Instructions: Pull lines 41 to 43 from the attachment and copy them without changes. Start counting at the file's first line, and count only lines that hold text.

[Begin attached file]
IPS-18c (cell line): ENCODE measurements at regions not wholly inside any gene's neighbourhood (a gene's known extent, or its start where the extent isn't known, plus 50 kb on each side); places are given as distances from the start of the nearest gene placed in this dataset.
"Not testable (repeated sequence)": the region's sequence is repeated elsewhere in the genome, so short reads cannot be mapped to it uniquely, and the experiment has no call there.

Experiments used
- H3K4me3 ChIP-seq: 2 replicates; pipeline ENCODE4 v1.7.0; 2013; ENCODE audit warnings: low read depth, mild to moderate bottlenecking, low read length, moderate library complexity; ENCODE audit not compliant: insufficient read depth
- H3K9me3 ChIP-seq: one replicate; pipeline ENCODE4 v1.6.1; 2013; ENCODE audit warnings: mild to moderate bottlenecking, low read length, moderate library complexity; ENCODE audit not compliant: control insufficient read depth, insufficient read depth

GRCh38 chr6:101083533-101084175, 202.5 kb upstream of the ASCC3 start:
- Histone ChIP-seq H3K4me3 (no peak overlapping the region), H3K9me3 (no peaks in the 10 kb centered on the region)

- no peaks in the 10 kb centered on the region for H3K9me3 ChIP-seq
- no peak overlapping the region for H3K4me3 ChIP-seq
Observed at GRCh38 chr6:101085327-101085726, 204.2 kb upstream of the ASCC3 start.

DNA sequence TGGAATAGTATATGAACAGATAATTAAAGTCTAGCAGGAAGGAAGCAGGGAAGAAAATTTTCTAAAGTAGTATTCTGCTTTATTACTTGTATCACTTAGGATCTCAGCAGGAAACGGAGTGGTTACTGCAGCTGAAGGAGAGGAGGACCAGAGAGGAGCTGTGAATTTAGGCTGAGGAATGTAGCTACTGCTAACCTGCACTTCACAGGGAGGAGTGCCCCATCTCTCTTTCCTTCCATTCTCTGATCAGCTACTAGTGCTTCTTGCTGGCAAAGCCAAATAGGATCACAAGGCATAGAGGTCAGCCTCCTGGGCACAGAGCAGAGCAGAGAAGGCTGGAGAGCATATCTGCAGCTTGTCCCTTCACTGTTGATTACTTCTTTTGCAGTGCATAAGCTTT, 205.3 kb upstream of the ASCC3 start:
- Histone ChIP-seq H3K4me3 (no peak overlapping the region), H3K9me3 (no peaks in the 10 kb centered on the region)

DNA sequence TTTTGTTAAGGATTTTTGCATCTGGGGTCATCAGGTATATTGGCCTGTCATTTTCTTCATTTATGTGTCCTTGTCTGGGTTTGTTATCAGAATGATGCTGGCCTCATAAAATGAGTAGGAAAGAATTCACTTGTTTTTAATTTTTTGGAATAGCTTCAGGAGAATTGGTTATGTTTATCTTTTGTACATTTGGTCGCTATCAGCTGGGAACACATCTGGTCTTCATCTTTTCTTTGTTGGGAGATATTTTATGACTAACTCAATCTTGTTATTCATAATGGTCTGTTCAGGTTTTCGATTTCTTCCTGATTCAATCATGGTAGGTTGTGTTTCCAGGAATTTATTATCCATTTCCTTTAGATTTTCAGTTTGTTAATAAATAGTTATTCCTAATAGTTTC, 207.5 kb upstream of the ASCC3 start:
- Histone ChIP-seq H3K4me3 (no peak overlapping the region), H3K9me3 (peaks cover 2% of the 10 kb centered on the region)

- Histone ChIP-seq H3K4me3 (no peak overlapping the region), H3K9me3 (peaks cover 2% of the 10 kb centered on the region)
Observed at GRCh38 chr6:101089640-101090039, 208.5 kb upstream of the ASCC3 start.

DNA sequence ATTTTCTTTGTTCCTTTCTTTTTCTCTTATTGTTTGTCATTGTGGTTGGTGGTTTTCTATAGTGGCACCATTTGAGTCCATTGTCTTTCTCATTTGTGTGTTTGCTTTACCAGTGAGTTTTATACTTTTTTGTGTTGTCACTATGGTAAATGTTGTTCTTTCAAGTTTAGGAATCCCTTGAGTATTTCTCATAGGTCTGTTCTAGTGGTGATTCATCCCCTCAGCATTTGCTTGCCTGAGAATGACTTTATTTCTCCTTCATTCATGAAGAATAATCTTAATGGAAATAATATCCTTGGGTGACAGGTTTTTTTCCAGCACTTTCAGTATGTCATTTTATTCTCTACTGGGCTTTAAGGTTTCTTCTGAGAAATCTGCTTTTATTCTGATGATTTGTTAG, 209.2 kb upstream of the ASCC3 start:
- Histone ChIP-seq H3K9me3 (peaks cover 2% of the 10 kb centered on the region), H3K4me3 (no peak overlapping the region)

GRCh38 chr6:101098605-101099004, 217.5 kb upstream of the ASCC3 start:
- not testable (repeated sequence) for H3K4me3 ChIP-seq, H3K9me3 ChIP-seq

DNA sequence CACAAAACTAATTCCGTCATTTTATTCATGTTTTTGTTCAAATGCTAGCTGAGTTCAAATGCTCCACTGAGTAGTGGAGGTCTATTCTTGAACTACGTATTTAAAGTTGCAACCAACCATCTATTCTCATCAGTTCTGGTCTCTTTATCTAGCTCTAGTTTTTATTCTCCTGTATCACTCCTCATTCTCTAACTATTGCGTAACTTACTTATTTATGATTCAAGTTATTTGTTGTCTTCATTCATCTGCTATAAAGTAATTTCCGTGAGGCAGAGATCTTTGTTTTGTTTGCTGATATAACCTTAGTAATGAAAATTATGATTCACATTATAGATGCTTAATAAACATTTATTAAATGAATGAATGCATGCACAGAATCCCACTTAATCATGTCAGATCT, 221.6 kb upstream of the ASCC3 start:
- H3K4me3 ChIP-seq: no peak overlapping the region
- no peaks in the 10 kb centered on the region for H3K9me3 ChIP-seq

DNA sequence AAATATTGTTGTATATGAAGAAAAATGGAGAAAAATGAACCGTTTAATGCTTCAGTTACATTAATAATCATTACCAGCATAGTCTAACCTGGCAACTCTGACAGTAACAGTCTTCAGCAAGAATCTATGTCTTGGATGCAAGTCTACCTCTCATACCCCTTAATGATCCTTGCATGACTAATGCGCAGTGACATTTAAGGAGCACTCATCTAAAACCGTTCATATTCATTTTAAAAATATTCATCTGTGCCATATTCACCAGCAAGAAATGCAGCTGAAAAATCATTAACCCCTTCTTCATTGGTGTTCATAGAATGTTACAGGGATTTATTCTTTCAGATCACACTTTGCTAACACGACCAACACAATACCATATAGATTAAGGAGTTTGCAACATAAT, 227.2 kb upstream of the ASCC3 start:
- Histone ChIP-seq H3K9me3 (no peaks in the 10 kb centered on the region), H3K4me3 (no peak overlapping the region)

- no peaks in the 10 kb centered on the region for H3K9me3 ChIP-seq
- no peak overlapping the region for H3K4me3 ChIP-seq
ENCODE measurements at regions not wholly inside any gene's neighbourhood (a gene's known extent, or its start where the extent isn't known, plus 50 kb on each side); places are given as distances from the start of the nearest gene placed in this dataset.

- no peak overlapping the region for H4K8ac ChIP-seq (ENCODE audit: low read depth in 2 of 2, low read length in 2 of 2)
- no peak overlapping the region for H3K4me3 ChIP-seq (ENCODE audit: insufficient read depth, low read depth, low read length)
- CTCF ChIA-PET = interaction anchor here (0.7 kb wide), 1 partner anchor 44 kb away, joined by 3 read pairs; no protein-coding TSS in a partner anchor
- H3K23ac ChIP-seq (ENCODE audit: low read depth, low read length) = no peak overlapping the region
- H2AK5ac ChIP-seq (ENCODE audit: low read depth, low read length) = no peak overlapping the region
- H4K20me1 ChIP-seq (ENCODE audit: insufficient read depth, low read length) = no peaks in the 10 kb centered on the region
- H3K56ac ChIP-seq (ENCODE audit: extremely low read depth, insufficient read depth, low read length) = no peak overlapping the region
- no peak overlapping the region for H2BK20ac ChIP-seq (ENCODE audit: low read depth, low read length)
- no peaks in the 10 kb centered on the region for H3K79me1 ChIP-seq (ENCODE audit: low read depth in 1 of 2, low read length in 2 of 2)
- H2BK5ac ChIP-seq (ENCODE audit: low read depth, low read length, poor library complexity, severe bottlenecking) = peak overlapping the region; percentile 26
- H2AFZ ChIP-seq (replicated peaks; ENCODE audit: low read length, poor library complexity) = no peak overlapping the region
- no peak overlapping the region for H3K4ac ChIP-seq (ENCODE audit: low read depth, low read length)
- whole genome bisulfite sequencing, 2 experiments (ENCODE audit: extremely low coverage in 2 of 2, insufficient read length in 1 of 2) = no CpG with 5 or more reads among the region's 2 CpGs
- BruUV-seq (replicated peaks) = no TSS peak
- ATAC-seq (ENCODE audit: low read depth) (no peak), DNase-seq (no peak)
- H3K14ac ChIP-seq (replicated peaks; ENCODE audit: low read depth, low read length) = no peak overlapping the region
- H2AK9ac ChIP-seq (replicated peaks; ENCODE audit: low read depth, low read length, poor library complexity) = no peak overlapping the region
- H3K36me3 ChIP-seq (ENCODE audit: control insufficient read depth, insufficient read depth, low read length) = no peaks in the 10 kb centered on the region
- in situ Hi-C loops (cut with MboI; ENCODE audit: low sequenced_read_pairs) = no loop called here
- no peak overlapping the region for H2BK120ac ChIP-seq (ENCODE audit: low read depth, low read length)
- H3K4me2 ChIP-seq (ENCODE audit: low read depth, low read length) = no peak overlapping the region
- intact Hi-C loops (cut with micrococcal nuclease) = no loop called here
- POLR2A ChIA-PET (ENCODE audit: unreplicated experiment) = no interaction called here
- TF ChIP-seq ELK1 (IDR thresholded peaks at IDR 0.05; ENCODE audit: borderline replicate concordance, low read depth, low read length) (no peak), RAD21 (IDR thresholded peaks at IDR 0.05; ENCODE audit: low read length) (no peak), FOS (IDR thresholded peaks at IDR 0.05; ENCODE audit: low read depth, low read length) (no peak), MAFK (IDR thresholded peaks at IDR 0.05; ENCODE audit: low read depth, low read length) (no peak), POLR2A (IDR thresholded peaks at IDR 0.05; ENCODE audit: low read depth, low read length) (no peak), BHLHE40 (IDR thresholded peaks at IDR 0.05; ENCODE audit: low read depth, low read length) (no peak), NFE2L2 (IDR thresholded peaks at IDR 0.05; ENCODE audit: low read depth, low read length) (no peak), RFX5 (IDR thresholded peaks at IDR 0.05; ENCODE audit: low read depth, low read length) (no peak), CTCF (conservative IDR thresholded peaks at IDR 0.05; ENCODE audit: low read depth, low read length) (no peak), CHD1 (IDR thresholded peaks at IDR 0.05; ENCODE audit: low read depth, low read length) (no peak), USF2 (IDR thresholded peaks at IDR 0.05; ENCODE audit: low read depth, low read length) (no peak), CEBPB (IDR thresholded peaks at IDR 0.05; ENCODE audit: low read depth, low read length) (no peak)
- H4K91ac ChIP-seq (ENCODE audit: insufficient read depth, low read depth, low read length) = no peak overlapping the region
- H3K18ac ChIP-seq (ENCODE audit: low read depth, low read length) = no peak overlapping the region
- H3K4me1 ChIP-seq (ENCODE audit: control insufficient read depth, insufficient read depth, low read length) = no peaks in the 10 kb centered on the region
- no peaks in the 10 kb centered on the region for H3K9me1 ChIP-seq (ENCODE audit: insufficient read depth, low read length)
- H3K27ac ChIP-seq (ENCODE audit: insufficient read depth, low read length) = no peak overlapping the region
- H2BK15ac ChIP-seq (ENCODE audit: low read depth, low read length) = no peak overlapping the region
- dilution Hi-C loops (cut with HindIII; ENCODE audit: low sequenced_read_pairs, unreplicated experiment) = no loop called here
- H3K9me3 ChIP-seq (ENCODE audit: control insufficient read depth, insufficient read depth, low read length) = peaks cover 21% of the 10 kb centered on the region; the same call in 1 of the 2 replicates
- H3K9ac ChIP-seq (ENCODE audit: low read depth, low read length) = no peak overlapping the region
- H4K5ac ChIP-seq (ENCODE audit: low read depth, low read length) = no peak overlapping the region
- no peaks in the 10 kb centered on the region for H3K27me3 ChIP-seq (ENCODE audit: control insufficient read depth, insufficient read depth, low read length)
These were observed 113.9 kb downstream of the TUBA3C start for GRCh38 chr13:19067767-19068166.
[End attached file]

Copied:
- whole genome bisulfite sequencing, 2 experiments (ENCODE audit: extremely low coverage in 2 of 2, insufficient read length in 1 of 2) = no CpG with 5 or more reads among the region's 2 CpGs
- BruUV-seq (replicated peaks) = no TSS peak
- ATAC-seq (ENCODE audit: low read depth) (no peak), DNase-seq (no peak)